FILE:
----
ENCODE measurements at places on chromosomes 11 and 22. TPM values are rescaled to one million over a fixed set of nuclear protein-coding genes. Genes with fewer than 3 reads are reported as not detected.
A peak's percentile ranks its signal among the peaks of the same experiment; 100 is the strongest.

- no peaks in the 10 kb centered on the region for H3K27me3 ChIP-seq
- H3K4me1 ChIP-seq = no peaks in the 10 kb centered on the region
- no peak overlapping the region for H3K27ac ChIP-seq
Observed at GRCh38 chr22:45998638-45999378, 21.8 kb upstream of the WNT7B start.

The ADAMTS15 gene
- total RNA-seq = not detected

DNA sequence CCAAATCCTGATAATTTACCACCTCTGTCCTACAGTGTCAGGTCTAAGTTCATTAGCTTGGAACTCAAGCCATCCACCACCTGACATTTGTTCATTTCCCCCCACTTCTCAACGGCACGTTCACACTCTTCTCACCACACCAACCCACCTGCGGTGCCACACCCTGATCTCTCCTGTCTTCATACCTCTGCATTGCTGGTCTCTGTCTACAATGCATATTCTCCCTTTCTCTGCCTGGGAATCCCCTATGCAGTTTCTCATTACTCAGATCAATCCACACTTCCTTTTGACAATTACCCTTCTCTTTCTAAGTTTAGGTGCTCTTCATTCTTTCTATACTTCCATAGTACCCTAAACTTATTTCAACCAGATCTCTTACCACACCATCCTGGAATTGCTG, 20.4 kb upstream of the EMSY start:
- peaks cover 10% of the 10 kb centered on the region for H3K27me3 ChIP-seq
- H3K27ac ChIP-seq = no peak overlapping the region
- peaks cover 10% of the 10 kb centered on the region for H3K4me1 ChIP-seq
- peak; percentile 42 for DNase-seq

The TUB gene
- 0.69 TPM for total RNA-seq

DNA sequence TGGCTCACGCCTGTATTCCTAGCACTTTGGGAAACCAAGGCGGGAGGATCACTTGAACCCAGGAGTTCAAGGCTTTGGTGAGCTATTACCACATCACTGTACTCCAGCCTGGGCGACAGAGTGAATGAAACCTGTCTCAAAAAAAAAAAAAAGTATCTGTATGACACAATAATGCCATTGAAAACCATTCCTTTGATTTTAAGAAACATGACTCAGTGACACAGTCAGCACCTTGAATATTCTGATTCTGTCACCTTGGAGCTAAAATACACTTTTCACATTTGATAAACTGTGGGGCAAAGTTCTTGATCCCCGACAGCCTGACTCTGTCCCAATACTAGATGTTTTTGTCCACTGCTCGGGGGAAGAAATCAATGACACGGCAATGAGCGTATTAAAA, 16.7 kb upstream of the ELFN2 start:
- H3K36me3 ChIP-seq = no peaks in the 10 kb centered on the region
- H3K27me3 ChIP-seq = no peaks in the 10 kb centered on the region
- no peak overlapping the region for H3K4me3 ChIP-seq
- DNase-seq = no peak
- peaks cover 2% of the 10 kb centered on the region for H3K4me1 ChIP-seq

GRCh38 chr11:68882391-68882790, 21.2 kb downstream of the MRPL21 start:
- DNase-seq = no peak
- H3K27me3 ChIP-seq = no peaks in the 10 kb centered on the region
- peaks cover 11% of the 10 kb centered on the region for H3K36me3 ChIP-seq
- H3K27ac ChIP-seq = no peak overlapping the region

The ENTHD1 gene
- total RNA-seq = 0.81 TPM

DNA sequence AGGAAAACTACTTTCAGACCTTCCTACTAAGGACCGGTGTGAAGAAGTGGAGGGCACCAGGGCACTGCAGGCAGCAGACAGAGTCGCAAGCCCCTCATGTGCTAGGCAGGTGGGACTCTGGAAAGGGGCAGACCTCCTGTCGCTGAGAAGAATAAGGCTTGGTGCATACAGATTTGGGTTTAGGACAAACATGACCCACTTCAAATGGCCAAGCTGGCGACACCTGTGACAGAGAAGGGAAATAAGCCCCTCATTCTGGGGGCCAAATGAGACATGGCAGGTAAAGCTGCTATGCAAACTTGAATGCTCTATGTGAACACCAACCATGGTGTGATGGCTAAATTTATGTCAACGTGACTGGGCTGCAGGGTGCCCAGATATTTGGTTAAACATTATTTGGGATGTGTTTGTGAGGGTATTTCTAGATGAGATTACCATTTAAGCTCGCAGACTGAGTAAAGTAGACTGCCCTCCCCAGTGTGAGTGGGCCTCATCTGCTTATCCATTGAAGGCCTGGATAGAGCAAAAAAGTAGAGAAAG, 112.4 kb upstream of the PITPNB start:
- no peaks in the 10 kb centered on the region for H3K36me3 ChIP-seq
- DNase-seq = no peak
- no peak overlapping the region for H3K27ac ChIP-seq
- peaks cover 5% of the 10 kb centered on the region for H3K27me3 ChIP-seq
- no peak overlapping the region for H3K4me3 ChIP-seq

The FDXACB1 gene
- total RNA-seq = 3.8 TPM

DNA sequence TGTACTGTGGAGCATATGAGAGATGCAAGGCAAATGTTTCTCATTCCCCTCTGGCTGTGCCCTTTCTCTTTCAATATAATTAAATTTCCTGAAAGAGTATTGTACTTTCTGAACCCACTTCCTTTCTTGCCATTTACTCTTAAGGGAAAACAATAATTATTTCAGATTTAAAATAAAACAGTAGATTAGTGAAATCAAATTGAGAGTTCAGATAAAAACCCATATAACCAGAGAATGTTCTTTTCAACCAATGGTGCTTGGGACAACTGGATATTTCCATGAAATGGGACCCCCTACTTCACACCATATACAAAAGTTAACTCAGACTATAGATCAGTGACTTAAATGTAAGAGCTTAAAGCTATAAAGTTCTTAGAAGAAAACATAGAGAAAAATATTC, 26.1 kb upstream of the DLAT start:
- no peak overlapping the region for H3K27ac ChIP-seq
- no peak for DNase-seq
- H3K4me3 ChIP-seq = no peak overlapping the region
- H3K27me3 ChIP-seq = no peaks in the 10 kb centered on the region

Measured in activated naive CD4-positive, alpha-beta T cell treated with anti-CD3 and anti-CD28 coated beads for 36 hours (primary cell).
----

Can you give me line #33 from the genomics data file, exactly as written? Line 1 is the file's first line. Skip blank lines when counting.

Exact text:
- peaks cover 5% of the 10 kb centered on the region for H3K27me3 ChIP-seq